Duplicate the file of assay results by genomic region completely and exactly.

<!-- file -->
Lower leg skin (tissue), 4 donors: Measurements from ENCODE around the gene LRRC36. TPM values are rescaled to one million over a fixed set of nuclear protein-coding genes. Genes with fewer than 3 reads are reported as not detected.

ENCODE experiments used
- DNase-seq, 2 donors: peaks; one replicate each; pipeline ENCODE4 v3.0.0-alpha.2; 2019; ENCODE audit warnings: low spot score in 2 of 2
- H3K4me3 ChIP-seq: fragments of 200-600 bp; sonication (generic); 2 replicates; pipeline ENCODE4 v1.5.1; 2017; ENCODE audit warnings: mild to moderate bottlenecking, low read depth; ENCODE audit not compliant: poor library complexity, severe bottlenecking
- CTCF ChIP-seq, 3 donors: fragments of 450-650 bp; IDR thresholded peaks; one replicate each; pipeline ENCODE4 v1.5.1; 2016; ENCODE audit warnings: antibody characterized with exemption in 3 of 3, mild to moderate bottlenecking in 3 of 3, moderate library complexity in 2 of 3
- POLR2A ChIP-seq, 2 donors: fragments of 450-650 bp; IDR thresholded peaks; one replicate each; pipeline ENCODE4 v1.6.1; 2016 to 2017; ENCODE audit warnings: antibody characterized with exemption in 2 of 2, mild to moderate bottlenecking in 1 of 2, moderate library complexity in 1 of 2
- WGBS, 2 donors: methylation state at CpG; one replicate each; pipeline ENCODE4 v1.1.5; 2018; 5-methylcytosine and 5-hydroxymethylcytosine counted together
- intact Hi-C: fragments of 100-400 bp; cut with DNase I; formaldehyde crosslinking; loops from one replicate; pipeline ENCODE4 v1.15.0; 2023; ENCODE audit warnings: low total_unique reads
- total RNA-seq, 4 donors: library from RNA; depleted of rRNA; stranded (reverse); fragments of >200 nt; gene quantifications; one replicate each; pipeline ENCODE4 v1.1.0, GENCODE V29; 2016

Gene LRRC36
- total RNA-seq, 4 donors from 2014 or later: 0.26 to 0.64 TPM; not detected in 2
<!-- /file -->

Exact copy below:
Lower leg skin (tissue), 4 donors: Measurements from ENCODE around the gene LRRC36. TPM values are rescaled to one million over a fixed set of nuclear protein-coding genes. Genes with fewer than 3 reads are reported as not detected.

ENCODE experiments used
- DNase-seq, 2 donors: peaks; one replicate each; pipeline ENCODE4 v3.0.0-alpha.2; 2019; ENCODE audit warnings: low spot score in 2 of 2
- H3K4me3 ChIP-seq: fragments of 200-600 bp; sonication (generic); 2 replicates; pipeline ENCODE4 v1.5.1; 2017; ENCODE audit warnings: mild to moderate bottlenecking, low read depth; ENCODE audit not compliant: poor library complexity, severe bottlenecking
- CTCF ChIP-seq, 3 donors: fragments of 450-650 bp; IDR thresholded peaks; one replicate each; pipeline ENCODE4 v1.5.1; 2016; ENCODE audit warnings: antibody characterized with exemption in 3 of 3, mild to moderate bottlenecking in 3 of 3, moderate library complexity in 2 of 3
- POLR2A ChIP-seq, 2 donors: fragments of 450-650 bp; IDR thresholded peaks; one replicate each; pipeline ENCODE4 v1.6.1; 2016 to 2017; ENCODE audit warnings: antibody characterized with exemption in 2 of 2, mild to moderate bottlenecking in 1 of 2, moderate library complexity in 1 of 2
- WGBS, 2 donors: methylation state at CpG; one replicate each; pipeline ENCODE4 v1.1.5; 2018; 5-methylcytosine and 5-hydroxymethylcytosine counted together
- intact Hi-C: fragments of 100-400 bp; cut with DNase I; formaldehyde crosslinking; loops from one replicate; pipeline ENCODE4 v1.15.0; 2023; ENCODE audit warnings: low total_unique reads
- total RNA-seq, 4 donors: library from RNA; depleted of rRNA; stranded (reverse); fragments of >200 nt; gene quantifications; one replicate each; pipeline ENCODE4 v1.1.0, GENCODE V29; 2016

Gene LRRC36
- total RNA-seq, 4 donors from 2014 or later: 0.26 to 0.64 TPM; not detected in 2